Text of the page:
TOUGH QUESTIONS — How to love across the aisle

By on September 1, 2020
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By BRENNA WEAVER 

 

How to love across the aisle

 

Question: With the presidential election coming up, how do I love my family members of a different political party well?

 

Answer: Election season can be a trying time. The influx of political news stories, commercials, mass mailings, neighborhood canvasses, and social media posts can feel overwhelming. There are those who find political discourse energizing and can engage with it well; however, for others, politics can be extremely divisive and cause major rifts.

 

     For years, etiquette experts have cautioned against speaking about politics in social circles, but family is a different circle, typically with separate rules. As one grows and individuates, he or she may develop views which do not align with grandparents, parents and even siblings. One also may marry into a family with contrasting political outlooks. So how do you love family members of different political parties well?    

 

     First, it is important to remember that no political party perfectly upholds Christian values or has a true biblical worldview; it is a man-made system, after all. While many aim to vote their values or conscience, that looks different for each individual. The environmental policies that you hold dear may not mean as much to your uncle; he might place a higher value on social policies, and that is okay.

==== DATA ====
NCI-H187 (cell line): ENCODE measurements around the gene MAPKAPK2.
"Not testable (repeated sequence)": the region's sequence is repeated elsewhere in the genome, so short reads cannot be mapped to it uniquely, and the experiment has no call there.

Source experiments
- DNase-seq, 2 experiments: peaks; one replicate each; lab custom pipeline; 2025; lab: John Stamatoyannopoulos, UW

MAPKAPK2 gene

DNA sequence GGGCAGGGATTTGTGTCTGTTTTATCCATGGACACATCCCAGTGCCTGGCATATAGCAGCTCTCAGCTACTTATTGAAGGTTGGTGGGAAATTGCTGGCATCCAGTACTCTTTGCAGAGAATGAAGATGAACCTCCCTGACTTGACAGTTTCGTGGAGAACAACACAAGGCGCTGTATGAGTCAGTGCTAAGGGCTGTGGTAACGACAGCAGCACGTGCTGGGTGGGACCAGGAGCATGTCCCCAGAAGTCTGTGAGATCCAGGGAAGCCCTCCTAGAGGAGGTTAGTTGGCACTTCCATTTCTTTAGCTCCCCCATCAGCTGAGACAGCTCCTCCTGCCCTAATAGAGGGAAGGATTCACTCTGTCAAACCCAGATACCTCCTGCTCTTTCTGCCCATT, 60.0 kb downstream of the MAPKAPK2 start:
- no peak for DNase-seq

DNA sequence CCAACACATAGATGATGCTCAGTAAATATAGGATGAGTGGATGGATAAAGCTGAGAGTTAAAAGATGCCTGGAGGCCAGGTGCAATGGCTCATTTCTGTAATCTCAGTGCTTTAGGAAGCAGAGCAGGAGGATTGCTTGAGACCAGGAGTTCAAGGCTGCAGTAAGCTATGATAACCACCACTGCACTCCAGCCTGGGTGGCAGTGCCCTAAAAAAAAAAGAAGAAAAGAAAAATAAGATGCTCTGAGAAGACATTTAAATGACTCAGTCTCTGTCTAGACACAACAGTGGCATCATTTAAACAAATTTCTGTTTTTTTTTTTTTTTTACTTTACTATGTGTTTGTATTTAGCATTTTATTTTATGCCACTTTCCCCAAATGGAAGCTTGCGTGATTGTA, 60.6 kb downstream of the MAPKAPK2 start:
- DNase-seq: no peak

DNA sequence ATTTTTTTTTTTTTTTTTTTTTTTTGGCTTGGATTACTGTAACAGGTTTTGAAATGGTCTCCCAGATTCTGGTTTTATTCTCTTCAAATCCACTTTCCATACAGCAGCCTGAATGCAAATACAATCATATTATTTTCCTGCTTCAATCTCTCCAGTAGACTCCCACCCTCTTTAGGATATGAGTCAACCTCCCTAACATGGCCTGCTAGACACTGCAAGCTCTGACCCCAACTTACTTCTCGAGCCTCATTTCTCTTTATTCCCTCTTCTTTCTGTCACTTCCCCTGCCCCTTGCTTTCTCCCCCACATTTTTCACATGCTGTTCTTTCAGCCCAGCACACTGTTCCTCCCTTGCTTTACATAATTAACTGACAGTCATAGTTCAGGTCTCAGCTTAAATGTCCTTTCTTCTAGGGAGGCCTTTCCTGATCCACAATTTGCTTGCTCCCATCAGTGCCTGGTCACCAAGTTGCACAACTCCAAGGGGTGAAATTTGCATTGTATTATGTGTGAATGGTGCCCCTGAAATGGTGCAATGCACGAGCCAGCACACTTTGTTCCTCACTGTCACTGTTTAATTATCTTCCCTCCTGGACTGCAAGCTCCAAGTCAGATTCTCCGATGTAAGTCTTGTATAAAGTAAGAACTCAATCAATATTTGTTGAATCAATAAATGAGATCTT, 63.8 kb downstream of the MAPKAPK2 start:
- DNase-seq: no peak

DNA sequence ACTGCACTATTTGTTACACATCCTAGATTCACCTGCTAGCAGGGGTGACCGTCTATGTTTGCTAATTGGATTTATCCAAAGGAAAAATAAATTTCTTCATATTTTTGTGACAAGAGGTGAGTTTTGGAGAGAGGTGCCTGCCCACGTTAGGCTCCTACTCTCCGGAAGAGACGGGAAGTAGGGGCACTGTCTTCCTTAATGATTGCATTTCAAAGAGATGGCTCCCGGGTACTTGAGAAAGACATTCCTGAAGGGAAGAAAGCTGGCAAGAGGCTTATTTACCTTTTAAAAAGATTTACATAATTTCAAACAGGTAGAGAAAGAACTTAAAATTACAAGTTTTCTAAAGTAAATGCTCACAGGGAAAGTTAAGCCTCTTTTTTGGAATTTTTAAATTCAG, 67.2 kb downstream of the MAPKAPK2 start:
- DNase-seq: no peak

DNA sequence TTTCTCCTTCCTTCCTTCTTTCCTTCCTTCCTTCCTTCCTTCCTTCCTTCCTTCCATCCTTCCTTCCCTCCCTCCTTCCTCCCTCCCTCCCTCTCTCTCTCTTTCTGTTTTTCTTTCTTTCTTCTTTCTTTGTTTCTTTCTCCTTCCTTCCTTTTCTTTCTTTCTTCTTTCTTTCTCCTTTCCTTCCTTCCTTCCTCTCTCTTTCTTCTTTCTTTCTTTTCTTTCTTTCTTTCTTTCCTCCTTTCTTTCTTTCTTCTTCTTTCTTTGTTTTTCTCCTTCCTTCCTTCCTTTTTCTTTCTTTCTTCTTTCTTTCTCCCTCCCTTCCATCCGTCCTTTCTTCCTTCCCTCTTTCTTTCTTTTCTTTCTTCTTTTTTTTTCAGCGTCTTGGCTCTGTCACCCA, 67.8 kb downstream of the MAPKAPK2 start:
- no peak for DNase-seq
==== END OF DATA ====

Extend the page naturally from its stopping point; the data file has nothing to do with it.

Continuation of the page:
It may be beneficial to view these differences as different parts of the same body. 1 Corinthians 12:12 tells us, “the body is a unit, though it is made up of many parts; and though all its parts are many, they form one body.” The body of Christ is diverse, and it makes sense that the diversity stretches across political party lines.

 

     Have you considered what makes it difficult for you to love your family members well? If the person presents his or her opinion as fact, talks over you, or criticizes your stance, it is easy to see how that can create feelings of anger and frustration. Implementing healthy parameters around political conversations at the beginning could help so you each feel heard and understood.

 

     Also, is it possible that you are judging them harshly based solely on their political affiliation? Taking a step back to reflect on why you feel the way you do with this person can expose any underlying issues of pride (my party is the right party), wrath (she’s broken family tradition by switching parties and that makes me angry), or something else. While political leanings are deeply personal and can cause discord, I am reminded of Titus 3:9, “But avoid foolish controversies and genealogies and arguments and quarrels about the law, because these are unprofitable and useless.”      

 

     We are called to be responsible citizens and to participate in society at large. Elected officials have power to shape policies and make laws which have lasting affects for years, good and bad. Ultimately, whoever is in office is there because it was ordained by God. Romans 13:1 clearly shows, “there is no authority except that which God has established.”

 

     To love well, try setting boundaries, examining your heart, avoiding quarrels, and remembering God is on the throne.

 

 

Brenna Weaver is a Licensed Professional Counselor in Ridgeland working with clients 18 years and older. She has experience as a secondary education teacher and children’s therapist. When not working, she enjoys reading, eating good food, and traveling.

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